Today my friend and I talked about how magical memior stories can be. You don’t have be famous, or smart, or interesting. You just have to honestly explain what happened. If I can read your story and understand a little bit about how it might have felt to be you, it’s successful.
I’ve worked up a few projects in the past that are memoir-like, but I’ve never wanted to write a linear one. I don’t think most people care about where my ancestors came from, or the exact hospital where I was born, stuff like that. That’s one of the beautiful things about a memoir: you’re communicating not just through your stories, but through what you chose to put in, plus the order you decide. Bob Dylan’s scattershot biography is a great example of this. He purposely didn’t talk about the significant years, and went deep on the background details of the albums that no one liked. That, in itself, is a choice that tells a powerful story.
So today I wondered what my first story would be. Would I choose my first memory? Maybe a story about how I was as a baby? Would I dive straight into a story from my adult life in order to frame things up?
Wait, I’ve got it. I have two stories that make one, and it’s my memoir story #1.
I knew it was coming. I was instructed to lie down for a spanking. If it was like every other time, one of my parents would cooly yank down my standard red shorts and my underwear around my bottom and smack me hard. Probably 5 or 10 swats each time. I remember writhing around, hot tears, and the awkwardness of my parents finishing and trying to make small talk afterwards. I’d usually just stay in my room sobbing while they ducked silently out of the room.
My parents are logical and smart. There was rarely a sense of them being out-of-control or angry during these sessions. Theirs was more of a paint-by-numbers approach, and the steely determination of two straight-A nerds trying to faithfully follow IKEA furniture instructions. That was the logical way they parented: when your dog is sick, you go to the vet. When you need to change a flat tire, you first get a jack. And when your child is out of control, you discipline them with spankings. Because this is what the books say to do. This is how you fix your child. Everything logical. Everything in its right place. Crying alone.
No one could understand what my problem was. I was impulsive. I was high energy. Everything felt so big, all of the time, so I cried a lot to relieve the crushing pressure on my mind. I often yelled at the teacher in frustration, which meant I was in the principal’s office nearly every day. I got used to the pitying way the other kids looked at me. I realised I was the problem child. At the same time, I could be charming, and there was something charismatic about a bad kid. I did make a few friends here and there despite it all.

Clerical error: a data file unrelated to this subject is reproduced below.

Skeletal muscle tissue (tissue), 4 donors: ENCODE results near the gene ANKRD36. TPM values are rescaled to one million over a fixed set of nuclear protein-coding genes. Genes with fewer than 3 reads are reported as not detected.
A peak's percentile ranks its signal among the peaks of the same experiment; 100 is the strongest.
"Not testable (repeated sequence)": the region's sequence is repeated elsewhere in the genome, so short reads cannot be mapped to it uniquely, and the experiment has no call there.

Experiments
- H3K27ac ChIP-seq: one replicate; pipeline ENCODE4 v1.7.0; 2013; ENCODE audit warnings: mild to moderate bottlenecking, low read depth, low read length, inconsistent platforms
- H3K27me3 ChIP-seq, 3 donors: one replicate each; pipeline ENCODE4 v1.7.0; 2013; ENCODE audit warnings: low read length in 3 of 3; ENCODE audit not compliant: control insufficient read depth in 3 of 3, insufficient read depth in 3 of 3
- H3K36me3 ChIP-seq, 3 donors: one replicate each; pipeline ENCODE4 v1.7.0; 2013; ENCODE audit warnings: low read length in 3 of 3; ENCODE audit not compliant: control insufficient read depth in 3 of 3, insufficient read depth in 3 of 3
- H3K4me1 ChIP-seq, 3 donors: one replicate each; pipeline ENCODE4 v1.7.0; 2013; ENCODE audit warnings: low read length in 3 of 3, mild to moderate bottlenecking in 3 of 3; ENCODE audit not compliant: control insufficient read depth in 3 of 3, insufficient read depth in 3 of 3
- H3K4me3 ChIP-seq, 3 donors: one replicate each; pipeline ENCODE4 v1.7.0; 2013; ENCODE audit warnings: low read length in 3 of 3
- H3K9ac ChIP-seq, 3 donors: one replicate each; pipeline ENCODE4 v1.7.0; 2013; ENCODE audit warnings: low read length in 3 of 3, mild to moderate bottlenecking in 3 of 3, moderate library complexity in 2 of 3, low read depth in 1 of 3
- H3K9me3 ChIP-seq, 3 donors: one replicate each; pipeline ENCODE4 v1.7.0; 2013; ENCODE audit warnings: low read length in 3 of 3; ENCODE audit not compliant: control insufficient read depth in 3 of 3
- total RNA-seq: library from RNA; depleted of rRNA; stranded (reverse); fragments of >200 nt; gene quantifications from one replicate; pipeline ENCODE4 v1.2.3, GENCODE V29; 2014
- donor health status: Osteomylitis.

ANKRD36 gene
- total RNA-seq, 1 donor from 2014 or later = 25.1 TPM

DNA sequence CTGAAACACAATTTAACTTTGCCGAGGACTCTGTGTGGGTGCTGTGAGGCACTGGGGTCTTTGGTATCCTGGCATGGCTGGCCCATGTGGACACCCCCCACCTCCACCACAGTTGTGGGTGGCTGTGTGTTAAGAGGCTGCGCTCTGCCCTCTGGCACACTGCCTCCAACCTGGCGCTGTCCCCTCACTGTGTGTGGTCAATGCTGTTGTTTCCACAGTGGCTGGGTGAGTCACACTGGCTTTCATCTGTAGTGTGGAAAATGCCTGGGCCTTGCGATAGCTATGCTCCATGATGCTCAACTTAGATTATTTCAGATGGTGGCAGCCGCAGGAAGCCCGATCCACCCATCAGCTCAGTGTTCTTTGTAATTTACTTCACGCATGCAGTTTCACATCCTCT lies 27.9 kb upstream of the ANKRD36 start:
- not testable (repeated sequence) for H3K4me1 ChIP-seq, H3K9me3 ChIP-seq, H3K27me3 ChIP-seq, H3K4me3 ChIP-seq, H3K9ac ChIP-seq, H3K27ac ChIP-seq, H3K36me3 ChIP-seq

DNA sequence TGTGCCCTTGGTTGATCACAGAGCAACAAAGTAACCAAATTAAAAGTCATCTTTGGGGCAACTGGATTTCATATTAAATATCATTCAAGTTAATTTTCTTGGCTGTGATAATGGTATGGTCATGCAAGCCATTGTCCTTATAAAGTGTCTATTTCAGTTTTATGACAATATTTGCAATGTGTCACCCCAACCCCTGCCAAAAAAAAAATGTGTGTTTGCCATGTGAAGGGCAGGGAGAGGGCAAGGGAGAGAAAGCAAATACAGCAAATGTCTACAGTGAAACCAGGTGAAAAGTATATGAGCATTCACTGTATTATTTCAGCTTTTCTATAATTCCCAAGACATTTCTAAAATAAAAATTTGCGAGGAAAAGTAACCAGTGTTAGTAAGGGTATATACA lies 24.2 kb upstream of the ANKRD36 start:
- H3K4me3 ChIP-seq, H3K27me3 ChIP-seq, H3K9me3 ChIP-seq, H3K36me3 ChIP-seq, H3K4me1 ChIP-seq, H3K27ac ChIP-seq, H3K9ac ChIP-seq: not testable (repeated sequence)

I met my first real friend when I was 5. My family was new in town, so his parents must have invited us over to teach us the ropes of suburban Maryland. It only took about three minutes to drive to their house, because he was just down the street from the elementary school I walked to every morning. After going to his house a few times, he cornered me in his room and made me do sexual things against my will. It became prerequisite for playing. Before we could do something I wanted to do, we needed to go into his closet and fool around. I think it happened 2 or 3 times. I hated it, but I didn’t have other friends. Eventually it stopped. I forget how or why.
That was how my life felt in those early years. I was too much to handle, which got me in trouble at home and at school, and I hated being alone with my first friend. But all of that is just a background for my memoir story number one. On this day, it was my dad. And on this day he grabbed a leather belt, which was becoming more common. And on this day, I decided I wouldn’t cry. I refused to give him the satisfaction, and as I prepared for the challenge I felt a flush of satisfaction of setting an audacious goal I wasn’t sure I could reach.
It worked. As my dad hit me over and over, I felt myself go completely limp and inert. I didn’t even moan or sniffle, instead I just waited for him to be done. The pain no longer mattered, because I had won. My mind had found a safer harbour at last. By playing dead, I was born into who I was meant to be.
Years later, my dad told a family friend about how he experienced the beating. He said my stillness “scared him,” and I immediately spat out a mental retort, not daring to say it out loud: “Good.” I was proud of five year old me for finding my own way to fight back against Goliath. I don’t remember the sting of that whipping. But his mind had been sharpened that day. He’d never forget when his kid made him feel powerless. And that’s good.
The balance of power has never shifted back.